Following the announcement of the pope’s upcoming visit to Indonesia, Cardinal Suharyo Hardjoatmodjo, archbishop of Jakarta and president of the Indonesian Catholic Bishops’ Conference, reiterated the significance of building religious tolerance, peace, and unity — particularly among Christians and Muslims — within the country. 

“The national mosque, called Istiqlal, meaning liberty, or freedom, lies just in front of the Catholic cathedral in Jakarta,” Hardjoatmodjo said in a video message. “The national mosque was intentionally built at this site as a symbol of harmony.”

Benedictus Nuwa, an Indonesian Claretian missionary currently studying interreligious dialogue at the Pontifical University of St. Thomas Aquinas in Rome, believes Pope Francis’ visit to his homeland will bring a “message of peace, social justice, freedom of religion, and worship” and be key in strengthening the “relationship and dialogue between Catholics and Muslims.”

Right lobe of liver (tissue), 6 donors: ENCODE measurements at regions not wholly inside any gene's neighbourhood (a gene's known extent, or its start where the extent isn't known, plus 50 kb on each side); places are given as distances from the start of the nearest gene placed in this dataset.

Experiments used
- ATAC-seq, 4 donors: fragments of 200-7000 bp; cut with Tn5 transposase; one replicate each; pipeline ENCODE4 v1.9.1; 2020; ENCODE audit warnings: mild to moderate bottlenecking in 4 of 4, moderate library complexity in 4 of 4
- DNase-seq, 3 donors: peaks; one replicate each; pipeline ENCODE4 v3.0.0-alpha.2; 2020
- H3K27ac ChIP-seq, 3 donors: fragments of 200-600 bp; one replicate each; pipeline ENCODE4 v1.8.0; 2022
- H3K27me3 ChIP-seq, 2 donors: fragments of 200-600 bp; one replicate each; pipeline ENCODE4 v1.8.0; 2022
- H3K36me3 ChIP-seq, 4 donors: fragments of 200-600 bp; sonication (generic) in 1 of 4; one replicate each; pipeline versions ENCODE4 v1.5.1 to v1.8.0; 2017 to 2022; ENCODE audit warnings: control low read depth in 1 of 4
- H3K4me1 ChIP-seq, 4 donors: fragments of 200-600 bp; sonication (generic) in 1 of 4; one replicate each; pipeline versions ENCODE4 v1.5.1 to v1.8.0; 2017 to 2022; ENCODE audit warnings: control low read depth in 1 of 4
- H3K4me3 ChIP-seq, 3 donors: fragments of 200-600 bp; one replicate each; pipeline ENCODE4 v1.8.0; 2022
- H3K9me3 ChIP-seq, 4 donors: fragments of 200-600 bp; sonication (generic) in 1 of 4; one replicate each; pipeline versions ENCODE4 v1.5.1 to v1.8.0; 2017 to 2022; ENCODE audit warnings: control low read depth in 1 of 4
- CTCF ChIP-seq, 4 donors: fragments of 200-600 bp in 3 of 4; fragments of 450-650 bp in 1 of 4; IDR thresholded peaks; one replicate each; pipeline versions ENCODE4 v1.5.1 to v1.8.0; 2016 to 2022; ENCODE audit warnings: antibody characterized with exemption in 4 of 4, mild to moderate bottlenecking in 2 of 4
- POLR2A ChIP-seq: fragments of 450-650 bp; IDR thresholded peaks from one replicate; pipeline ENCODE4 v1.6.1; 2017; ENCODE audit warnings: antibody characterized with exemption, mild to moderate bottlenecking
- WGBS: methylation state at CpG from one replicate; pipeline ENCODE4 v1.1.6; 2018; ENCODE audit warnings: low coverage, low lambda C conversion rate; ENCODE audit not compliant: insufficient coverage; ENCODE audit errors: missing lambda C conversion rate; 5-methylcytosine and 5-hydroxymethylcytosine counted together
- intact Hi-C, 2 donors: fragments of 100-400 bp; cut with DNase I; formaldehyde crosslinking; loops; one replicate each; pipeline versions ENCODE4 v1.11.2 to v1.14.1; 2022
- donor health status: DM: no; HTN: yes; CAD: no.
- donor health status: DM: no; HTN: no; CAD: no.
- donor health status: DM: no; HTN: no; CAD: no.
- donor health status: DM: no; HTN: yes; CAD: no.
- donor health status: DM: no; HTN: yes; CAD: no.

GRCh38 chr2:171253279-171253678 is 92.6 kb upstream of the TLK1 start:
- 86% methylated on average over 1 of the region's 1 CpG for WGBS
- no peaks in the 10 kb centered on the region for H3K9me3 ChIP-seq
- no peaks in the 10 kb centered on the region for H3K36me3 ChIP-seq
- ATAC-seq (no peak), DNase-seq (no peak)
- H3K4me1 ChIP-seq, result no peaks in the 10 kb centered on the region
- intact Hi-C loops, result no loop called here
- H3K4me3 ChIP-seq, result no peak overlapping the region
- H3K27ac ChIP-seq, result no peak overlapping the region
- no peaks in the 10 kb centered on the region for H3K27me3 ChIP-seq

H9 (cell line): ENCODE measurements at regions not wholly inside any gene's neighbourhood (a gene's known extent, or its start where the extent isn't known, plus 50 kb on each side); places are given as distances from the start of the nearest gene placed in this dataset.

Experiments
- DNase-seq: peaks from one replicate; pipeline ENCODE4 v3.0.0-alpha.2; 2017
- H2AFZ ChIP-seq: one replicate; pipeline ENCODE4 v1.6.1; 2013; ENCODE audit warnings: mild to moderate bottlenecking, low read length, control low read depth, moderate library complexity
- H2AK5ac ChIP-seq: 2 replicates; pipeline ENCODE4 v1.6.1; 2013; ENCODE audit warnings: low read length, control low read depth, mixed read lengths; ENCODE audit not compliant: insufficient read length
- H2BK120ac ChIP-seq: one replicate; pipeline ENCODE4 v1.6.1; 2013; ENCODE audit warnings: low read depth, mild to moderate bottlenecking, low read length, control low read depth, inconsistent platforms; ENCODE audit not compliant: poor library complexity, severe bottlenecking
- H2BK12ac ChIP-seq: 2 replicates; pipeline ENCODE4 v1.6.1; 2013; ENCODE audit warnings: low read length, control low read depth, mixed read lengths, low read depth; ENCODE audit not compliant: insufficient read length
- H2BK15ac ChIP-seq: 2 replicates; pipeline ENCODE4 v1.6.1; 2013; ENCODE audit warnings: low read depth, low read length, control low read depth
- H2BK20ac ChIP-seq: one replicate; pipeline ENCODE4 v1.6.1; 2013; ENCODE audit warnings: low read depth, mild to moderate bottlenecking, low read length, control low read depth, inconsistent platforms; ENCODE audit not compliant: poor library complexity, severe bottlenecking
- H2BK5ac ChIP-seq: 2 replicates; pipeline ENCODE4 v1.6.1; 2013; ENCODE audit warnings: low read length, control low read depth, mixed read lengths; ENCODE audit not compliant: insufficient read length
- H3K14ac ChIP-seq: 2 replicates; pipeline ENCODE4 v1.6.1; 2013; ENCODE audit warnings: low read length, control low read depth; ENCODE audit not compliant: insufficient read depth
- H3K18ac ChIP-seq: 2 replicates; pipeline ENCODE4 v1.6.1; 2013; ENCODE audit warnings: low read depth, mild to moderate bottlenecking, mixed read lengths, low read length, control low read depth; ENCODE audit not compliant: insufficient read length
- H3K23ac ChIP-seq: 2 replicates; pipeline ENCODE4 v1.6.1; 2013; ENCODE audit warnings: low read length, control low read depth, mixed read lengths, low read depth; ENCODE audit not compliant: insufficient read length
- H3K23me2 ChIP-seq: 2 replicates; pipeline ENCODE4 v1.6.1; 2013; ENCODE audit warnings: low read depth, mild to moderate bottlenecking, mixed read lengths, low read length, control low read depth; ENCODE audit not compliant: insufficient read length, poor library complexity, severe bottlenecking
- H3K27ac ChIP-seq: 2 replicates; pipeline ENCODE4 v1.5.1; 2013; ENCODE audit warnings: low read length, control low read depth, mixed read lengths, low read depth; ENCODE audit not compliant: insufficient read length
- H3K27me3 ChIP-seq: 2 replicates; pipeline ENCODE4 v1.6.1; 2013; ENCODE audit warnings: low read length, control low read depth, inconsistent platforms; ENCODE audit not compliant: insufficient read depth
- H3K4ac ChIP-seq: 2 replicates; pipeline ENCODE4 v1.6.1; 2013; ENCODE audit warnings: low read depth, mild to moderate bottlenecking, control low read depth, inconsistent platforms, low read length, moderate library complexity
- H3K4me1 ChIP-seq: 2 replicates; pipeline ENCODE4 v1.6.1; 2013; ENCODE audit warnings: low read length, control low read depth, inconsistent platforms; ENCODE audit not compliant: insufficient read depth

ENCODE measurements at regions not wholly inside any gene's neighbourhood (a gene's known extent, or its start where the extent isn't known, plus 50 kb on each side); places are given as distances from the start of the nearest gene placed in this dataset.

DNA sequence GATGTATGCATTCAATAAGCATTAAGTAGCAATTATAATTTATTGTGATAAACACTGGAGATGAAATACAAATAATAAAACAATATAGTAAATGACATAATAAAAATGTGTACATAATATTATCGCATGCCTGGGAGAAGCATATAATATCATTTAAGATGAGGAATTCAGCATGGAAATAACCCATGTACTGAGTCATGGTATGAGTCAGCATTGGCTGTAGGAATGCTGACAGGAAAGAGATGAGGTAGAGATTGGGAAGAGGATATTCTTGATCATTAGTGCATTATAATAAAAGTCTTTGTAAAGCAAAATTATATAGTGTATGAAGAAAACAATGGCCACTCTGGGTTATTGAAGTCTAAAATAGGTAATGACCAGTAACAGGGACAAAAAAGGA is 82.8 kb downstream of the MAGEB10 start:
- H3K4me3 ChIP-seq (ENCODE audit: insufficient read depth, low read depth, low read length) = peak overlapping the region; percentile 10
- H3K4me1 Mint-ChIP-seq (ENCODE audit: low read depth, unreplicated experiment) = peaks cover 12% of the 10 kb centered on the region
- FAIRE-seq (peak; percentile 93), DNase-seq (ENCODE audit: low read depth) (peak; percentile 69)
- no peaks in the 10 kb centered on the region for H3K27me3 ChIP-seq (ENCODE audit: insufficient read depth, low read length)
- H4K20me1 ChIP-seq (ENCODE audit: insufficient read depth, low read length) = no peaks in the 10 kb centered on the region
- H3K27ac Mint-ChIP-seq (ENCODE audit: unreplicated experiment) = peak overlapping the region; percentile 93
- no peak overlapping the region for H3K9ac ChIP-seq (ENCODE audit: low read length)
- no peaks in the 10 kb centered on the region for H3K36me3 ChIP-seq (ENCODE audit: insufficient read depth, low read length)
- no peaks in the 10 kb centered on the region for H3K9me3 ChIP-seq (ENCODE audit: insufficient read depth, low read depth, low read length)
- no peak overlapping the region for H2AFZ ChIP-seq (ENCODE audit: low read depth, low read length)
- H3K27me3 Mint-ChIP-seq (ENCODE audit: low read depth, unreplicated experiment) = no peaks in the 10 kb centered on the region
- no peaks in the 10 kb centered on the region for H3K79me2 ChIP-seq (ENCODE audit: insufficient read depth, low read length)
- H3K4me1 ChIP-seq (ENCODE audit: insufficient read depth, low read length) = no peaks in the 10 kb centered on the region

Though Nuwa expressed pride in the ethnic and religious diversity present in his country, he also expressed concern about the discrimination and persecution against minorities occurring in parts of the country. “There are still groups that are intolerant to differences,” he said. “The Indonesian people in general and the government in particular must not close their eyes to these facts.” 

Pope Francis’ upcoming visit to Indonesia will mark the third papal journey to Indonesia. Paul VI visited Indonesia in 1970 followed by St. John Paul II in 1989.--Vatican News